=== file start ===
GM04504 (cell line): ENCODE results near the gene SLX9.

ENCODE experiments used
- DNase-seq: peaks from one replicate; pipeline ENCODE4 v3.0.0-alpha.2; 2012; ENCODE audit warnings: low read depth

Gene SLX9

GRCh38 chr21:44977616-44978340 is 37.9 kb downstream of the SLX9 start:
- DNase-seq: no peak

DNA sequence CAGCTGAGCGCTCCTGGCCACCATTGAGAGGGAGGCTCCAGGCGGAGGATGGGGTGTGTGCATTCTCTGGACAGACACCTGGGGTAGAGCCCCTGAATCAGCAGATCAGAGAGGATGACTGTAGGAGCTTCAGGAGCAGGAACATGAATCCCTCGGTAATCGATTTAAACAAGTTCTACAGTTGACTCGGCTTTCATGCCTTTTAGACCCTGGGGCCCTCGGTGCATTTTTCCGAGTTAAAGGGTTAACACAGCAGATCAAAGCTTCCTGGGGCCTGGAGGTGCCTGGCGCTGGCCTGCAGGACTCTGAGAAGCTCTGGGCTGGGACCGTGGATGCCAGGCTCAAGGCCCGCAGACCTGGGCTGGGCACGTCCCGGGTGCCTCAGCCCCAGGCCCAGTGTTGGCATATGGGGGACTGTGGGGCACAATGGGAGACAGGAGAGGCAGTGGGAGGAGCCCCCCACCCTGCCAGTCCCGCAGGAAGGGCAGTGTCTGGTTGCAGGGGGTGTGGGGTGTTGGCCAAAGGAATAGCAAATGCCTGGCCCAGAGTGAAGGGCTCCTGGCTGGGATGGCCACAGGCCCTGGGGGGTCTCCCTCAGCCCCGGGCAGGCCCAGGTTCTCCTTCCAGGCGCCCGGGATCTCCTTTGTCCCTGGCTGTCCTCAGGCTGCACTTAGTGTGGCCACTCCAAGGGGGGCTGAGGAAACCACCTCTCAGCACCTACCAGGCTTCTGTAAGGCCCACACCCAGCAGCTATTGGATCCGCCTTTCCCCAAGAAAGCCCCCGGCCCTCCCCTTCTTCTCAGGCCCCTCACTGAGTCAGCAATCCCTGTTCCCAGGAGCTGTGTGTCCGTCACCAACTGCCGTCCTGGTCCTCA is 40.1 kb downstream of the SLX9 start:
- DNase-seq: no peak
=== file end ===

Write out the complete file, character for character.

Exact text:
GM04504 (cell line): ENCODE results near the gene SLX9.

ENCODE experiments used
- DNase-seq: peaks from one replicate; pipeline ENCODE4 v3.0.0-alpha.2; 2012; ENCODE audit warnings: low read depth

Gene SLX9

GRCh38 chr21:44977616-44978340 is 37.9 kb downstream of the SLX9 start:
- DNase-seq: no peak

DNA sequence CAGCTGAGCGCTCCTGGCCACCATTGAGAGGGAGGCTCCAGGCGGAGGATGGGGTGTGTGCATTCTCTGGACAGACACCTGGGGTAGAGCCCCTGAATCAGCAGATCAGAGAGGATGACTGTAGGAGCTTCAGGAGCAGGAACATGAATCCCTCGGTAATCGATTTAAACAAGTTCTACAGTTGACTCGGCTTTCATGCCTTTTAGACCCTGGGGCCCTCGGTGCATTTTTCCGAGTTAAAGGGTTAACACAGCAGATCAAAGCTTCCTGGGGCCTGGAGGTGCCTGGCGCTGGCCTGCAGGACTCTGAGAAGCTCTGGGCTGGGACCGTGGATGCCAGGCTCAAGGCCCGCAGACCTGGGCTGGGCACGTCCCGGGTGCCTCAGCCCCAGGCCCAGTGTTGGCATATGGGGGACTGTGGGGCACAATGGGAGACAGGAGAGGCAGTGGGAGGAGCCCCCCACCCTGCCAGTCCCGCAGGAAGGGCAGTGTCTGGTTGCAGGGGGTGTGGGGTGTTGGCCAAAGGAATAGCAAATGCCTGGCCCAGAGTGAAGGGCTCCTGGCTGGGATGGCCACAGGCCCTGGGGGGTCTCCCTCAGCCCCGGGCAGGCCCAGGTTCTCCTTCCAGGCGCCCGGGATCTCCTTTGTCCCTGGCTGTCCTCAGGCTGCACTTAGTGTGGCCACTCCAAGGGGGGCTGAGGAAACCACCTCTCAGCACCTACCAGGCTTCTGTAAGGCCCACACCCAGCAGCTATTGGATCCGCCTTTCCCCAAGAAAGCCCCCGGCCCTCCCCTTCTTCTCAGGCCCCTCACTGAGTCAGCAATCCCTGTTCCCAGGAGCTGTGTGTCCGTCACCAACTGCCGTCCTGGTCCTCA is 40.1 kb downstream of the SLX9 start:
- DNase-seq: no peak